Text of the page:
On the heels of Apple's ascendency to the market cap throne, and Google's brazen proposed
acquisition of Motorola Mobile, one must ask: "Where is Microsoft?"
Think about it -- Apple has become dominant, by controlling the operating system, software and hardware, while providing users with a consistently elegant and fairly trouble-free (though at times, quirky), experience. However, without mobile, Apple would still rank well below Microsoft. And it's hard to rationalize that Apple's dominance in tablet computing could have occurred had it not been for their mobile pedigree -- brief as it has been.
Meanwhile, Google has signaled to the world -- read: Apple, Microsoft, HP, Amazon and Facebook -- that mobile will become their leapfrog platform, too. Google wasn't the first to see acquisition as the fastest path to mobile -- this week's announcement come only slightly more than a year after HP acquired Palm for $1.2 billion, last July.
And let's face it -- beyond X-Box, Microsoft has not been successful
delivering hardware to the marketplace -- though I still contend that UltimateTV was the best DVR created in the early 2000s.
That's why I think it's time for Microsoft to consider making its move into mobile -- and while they're at it, into elegant hardware, too. A Microsoft run at Sony would be a great idea, right about now. And while they've got the massive wallet open, they should pick up some Nokia, or Research in Motion, too.
From a corporate culture standpoint, sure, there are going to be clashes.
Let somebody else write about that; this idea has too much potential to worry about personalities. First, look at the numbers. Both Sony and Nokia have hauntingly similar market caps of $22 billion -- and RIM hovers at slightly more than half, at around $14.0 billion.
A look at Microsoft's June 2011 balance sheet reveals that nearly $53 billion of their $75 billion in current assets are in the form of cash and short term investments -- more than enough for an unleveraged grab of Sony -- plus, either Nokia or RIM -- with room for a 20%+ stock premium for all involved. That's even after the recent Nokia and RIM run-ups, following the Google/Motorola news).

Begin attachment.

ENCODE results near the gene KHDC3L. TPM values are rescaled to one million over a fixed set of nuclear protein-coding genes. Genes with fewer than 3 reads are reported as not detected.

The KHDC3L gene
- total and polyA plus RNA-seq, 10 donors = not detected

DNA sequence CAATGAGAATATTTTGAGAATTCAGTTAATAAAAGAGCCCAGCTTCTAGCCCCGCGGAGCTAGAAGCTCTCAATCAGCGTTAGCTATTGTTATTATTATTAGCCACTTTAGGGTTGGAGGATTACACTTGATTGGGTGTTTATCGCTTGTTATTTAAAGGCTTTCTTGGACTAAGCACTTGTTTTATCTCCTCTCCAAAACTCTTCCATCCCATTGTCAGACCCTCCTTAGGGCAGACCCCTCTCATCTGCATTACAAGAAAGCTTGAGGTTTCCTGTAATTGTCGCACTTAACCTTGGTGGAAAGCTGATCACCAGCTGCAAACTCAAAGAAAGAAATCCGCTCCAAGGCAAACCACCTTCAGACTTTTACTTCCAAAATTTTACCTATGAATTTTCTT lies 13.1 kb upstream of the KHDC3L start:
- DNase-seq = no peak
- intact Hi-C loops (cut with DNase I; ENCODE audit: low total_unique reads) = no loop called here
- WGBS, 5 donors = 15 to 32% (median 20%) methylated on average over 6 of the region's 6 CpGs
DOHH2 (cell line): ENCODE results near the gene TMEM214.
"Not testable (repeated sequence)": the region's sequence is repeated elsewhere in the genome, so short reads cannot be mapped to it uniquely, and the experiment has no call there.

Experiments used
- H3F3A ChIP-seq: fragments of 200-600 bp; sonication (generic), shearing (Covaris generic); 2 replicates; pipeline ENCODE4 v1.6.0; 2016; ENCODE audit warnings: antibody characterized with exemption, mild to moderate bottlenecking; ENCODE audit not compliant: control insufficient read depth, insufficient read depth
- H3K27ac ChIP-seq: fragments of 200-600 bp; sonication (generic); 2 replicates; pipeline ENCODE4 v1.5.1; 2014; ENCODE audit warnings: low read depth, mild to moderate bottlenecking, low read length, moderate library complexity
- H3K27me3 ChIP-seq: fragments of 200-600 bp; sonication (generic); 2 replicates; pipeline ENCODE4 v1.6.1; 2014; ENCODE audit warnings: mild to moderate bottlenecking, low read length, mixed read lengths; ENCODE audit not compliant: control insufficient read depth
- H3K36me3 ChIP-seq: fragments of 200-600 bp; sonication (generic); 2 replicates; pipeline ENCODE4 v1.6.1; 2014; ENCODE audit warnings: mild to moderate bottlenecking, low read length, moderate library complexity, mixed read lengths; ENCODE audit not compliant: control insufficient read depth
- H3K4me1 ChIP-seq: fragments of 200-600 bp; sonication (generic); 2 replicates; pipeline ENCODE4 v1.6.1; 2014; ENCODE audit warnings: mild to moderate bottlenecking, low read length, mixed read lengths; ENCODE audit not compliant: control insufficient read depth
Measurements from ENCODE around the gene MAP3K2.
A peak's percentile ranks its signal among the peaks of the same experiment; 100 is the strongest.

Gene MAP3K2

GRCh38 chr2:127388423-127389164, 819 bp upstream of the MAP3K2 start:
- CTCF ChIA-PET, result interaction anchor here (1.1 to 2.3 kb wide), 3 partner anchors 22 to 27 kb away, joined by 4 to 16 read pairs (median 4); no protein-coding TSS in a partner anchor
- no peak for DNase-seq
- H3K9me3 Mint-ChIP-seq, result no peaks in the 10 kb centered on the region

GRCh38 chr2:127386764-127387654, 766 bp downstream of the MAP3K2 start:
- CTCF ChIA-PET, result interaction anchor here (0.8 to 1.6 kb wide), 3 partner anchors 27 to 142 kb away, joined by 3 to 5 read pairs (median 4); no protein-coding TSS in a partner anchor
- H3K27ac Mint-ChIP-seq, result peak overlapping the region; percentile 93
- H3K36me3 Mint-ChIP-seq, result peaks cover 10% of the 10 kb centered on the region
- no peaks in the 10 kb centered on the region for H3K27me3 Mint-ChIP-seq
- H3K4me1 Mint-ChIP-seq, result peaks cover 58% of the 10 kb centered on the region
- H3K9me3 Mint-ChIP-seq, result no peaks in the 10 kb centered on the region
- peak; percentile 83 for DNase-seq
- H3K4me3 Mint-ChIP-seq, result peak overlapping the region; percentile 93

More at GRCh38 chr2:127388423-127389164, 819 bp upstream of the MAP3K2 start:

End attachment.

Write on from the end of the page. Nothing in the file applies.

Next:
Heck, by pocketing their receivables, Microsoft could acquire all three, and have billions left over for a future run at... Adobe? So, at least this pencil's out, up front.
And then, there are significant potential synergies, and existing relationships, in place already. Sony has a presence in mobile, though currently heavily weighted on the Android platform. They also consistently bring elegant, well-designed (near Apple-esque) desktops and laptops to the marketplace, all already supporting Windows; the Sony design DNA bodes well for a Microsoft run at Apple.
And of course, there's the potential resulting merger of X-Box and PlayStation platforms -- and their cumulative user bases of 85 million, which would surpass Nintendo's by approximately 10 million users. Both Microsoft and Sony have seen game sales eroded by Apple, and with nearly 50,000 game apps in Apple's App Store, and the launch of Apple's X-Box-Live-like Game Center, it's possible that Microsoft could prove to antitrust regulators that a Sony acquisition is a prudent and necessary action to defend against the Apple onslaught, on multiple fronts.
On the purely mobile play, Nokia has already agreed to work with Microsoft's mobile platform, and Steve Balmer's May appearance at Orlando's Blackberry World conference, and RIM's decision to support Bing search and maps, have already stirred up RIM acquisition rumors.
It certainly would be interesting to know if any Microsoft ambassadors have made a recent trek, south and east, to RIM's Waterloo, Ontario, headquarters.
Talk about a Waterloo moment.